Similar to what happens with DENV and CHIKV, ZIKV does not have an available vaccine or an antiviral drug treatment [10]. For this reason the main control activities should be directed to minimizing vector populations. For this purpose, communities need to identify the problem and seek alternatives in order to eliminate the mosquito breeding sites. The use of agents with larvicide effect is also recommended. Specifically, the proper use of the organophosphate insecticide temephos, or the use of biological control systems such as Bacillus thuringiensis var. israelensis (BTI) or spinosad have been previously suggested [52]. The use of juvenoids such as methoprene or pyriproxyfen, and molting inhibitors like difluobenzuron can be considered as well [52]. Similar to what is recommended for DENV and CHIKV, the use of organophosphates and pyrethroid insecticides for the control of adult mosquitoes should be applied only in the case of outbreaks. Recently, other alternatives have been proposed such as the use of genetically modified mosquitoes (RIDL technology) or the use of the endosymbiont Wolbachia, but these options must be carefully analyzed and studied prior to a possible inclusion in control programs. At the government level, surveillance systems should make efforts to identify high risk areas for epidemic events and optimize the protocols for entomological, viral and serological diagnosis. On the other hand, entomological surveillance systems should be monitoring the effectiveness of insecticides used in the focal and spatial insecticide treatments.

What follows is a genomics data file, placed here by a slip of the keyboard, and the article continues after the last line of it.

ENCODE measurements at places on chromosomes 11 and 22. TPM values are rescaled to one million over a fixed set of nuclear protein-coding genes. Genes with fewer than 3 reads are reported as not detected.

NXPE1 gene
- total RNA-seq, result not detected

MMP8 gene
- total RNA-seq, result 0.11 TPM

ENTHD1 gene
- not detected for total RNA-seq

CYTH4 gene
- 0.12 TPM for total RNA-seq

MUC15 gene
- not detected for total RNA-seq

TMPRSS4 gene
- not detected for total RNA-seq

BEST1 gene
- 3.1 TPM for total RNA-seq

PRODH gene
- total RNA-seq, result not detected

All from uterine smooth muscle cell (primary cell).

ZIKV infection, as a new emerging infectious disease, has suffered a fast spread in most of the territories of the Latin American subcontinent during the last months of 2015 and the beginning of 2016. The immunological susceptibility of the majority of the human population makes it very likely to have outbreaks of this virus in the many areas where Ae. aegypti and Ae. albopictus are abundant. The presence of ZIKV represents a big challenge for the health systems because DENV and CHIKV viruses are also prevalent in the same areas where ZIKV can circulate.